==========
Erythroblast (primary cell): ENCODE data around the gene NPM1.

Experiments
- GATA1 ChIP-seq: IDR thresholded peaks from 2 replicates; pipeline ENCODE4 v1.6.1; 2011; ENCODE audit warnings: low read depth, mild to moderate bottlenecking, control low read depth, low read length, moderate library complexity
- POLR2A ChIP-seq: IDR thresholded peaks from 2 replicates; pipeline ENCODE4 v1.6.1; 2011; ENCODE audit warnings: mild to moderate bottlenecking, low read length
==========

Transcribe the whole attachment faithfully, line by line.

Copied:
Erythroblast (primary cell): ENCODE data around the gene NPM1.

Experiments
- GATA1 ChIP-seq: IDR thresholded peaks from 2 replicates; pipeline ENCODE4 v1.6.1; 2011; ENCODE audit warnings: low read depth, mild to moderate bottlenecking, control low read depth, low read length, moderate library complexity
- POLR2A ChIP-seq: IDR thresholded peaks from 2 replicates; pipeline ENCODE4 v1.6.1; 2011; ENCODE audit warnings: mild to moderate bottlenecking, low read length